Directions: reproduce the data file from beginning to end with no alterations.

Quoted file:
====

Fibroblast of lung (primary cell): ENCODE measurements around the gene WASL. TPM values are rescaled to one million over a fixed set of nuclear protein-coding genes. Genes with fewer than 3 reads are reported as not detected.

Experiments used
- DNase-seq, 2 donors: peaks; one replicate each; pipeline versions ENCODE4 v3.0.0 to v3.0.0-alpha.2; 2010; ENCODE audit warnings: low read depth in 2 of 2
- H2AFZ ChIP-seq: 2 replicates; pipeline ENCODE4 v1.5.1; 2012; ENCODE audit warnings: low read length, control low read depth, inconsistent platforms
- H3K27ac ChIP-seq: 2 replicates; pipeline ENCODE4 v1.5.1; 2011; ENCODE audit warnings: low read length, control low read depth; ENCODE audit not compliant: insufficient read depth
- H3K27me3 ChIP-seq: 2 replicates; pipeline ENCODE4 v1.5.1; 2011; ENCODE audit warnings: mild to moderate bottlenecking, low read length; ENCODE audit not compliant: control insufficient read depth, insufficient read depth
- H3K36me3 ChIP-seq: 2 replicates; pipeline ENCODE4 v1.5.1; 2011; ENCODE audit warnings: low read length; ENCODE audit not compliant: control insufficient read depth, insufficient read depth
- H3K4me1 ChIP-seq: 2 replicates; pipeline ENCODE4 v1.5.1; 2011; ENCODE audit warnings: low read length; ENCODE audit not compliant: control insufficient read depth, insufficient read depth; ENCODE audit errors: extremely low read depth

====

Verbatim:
Fibroblast of lung (primary cell): ENCODE measurements around the gene WASL. TPM values are rescaled to one million over a fixed set of nuclear protein-coding genes. Genes with fewer than 3 reads are reported as not detected.

Experiments used
- DNase-seq, 2 donors: peaks; one replicate each; pipeline versions ENCODE4 v3.0.0 to v3.0.0-alpha.2; 2010; ENCODE audit warnings: low read depth in 2 of 2
- H2AFZ ChIP-seq: 2 replicates; pipeline ENCODE4 v1.5.1; 2012; ENCODE audit warnings: low read length, control low read depth, inconsistent platforms
- H3K27ac ChIP-seq: 2 replicates; pipeline ENCODE4 v1.5.1; 2011; ENCODE audit warnings: low read length, control low read depth; ENCODE audit not compliant: insufficient read depth
- H3K27me3 ChIP-seq: 2 replicates; pipeline ENCODE4 v1.5.1; 2011; ENCODE audit warnings: mild to moderate bottlenecking, low read length; ENCODE audit not compliant: control insufficient read depth, insufficient read depth
- H3K36me3 ChIP-seq: 2 replicates; pipeline ENCODE4 v1.5.1; 2011; ENCODE audit warnings: low read length; ENCODE audit not compliant: control insufficient read depth, insufficient read depth
- H3K4me1 ChIP-seq: 2 replicates; pipeline ENCODE4 v1.5.1; 2011; ENCODE audit warnings: low read length; ENCODE audit not compliant: control insufficient read depth, insufficient read depth; ENCODE audit errors: extremely low read depth